I wrote about my true feelings for homework in a previous post.  I have spent a lot of time thinking and planning for my approach this year. In my opinion there are 3 things that upper elementary students should be doing for homework.



Yes, you read that correctly.  I don't like homework.  I am a teacher and I DO NOT LIKE HOMEWORK!  Surprised?  Maybe you are or maybe you are not.  If you are like any other teacher or parent on the planet you have probably seen the great homework debate playing out.  It has been all over social media, the news, and in various forms of print.  Many people think that this is a new issue.  It isn't.  The debate has been going on for years!



Back to school is slowly sneaking up on unsuspecting teachers. Wouldn't it be AWESOME if you had a list of teacher tested read aloud books? Well, consider this my gift to you! I asked some teacher blogger friends to share their favorite books to read aloud at the start of school. Check out the list to see the books we love. 

Wonder by R.J. Palacio is my favorite book to read at the start of the school year. There are so many things to discuss in this book. Themes of character, acceptance, friendship, and trust all lend themselves to building your classroom community. If you haven't read this book yet, you should! But, make sure you have a box of tissues close by.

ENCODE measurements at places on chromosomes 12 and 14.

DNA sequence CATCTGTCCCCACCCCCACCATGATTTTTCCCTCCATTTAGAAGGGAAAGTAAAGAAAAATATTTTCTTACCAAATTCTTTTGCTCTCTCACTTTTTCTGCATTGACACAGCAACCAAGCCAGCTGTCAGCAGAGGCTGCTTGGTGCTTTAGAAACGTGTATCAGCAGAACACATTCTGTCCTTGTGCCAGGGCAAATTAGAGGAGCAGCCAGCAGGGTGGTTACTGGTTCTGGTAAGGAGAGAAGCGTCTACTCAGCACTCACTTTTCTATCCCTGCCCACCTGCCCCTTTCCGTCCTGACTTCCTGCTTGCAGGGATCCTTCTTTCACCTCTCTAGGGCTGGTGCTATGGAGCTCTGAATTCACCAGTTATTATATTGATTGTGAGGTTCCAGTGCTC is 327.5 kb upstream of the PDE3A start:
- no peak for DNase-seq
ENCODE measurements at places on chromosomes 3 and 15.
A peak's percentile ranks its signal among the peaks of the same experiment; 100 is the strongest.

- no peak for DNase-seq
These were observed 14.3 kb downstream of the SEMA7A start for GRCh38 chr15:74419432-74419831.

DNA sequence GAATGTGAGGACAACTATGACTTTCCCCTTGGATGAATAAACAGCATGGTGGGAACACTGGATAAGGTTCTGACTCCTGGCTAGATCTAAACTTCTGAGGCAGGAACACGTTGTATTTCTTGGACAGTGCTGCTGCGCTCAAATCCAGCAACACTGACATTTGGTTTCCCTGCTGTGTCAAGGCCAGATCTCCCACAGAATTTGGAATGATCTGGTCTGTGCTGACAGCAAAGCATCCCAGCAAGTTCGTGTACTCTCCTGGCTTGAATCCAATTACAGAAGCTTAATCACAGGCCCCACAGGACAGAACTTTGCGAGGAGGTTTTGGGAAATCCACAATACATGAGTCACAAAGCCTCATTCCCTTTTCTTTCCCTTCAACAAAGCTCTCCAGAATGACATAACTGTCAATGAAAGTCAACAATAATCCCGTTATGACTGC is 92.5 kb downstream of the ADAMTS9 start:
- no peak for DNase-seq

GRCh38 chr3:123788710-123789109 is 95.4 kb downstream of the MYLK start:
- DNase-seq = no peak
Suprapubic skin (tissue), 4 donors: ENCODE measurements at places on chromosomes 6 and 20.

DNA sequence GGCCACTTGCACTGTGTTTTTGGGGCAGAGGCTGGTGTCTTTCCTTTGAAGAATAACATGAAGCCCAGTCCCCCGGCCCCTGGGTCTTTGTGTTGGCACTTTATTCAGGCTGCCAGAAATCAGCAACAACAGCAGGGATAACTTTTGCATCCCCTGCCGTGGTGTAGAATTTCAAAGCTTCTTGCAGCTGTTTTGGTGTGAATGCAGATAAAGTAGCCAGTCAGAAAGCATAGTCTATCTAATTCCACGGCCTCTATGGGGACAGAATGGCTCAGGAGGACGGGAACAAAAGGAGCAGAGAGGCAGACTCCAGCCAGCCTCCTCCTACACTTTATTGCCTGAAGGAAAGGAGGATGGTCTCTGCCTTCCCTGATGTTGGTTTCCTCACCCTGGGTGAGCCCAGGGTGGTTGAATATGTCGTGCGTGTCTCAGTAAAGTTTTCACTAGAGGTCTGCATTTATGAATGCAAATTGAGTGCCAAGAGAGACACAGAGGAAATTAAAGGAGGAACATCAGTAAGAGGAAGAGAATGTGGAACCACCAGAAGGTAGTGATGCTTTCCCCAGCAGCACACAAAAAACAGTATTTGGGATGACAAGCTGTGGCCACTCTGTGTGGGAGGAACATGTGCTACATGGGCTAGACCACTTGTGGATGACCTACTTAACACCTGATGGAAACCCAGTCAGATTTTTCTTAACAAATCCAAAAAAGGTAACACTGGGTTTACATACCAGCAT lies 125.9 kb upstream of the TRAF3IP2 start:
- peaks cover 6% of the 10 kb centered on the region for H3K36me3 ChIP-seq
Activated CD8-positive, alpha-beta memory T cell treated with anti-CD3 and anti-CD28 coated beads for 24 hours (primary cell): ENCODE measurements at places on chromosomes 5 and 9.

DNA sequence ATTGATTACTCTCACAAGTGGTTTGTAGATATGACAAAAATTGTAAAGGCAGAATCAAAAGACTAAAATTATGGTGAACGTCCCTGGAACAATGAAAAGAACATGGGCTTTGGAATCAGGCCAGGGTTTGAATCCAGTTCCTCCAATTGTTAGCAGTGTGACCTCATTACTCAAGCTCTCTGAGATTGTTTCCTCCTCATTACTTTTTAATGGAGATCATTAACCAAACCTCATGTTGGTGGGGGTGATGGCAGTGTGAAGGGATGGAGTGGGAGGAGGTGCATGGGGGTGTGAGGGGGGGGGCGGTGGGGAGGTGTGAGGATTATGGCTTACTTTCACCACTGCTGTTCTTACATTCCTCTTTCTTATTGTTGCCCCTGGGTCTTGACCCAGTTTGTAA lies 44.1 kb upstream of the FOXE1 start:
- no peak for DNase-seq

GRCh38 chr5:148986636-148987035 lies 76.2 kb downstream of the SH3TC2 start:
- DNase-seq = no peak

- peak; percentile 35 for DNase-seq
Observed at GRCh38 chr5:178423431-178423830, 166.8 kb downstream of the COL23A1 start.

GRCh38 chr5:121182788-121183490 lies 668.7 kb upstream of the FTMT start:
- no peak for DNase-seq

Grades 4 - 8 (Although I think ALL kids would benefit from it.)

Kristin, from Samson's Shoppe, loves A Long Walk to Water by Linda Sue Park. 
"This book is based on a true story of a young boy named Salva Dut who gets separated from his family during a civil war in the Sudan. Salva perseveres despite his situation to learn to read or write and make it all the way to Rochester, NY. He is later reunited with some family members and uses his resources to raise money to bring water to neighboring tribes. Students fall in love with this story. They are in awe of how different life is in other countries that do not have electricity, let alone running water, as well as the determination Salva had to survive despite the difficult circumstances. It is a remarkable story that lends itself to many classroom discussions and lessons."
Grades 5 - 7
Marypat, from Just Add Students, recommends The Get Rich Quick Club by Dan Gutman.  
"This book is so much fun to read out loud! The chapters are short (great for a time to "settle" before class). Chapters end with cliff hangers (kids beg for more reading). It has a wide variety of characters, so if you can, use different voices (you'll get to practice your Australian accent!). And best of all, it's funny! My students (even hard-boiled middle schoolers) love this little novel. A great way to model reading with expression. Just a fun, fun little read!"
Grades 4 - 7 
Kirsten, from Learning with Mrs. Kirk, recommends The Important Book by Margaret Wise Brown.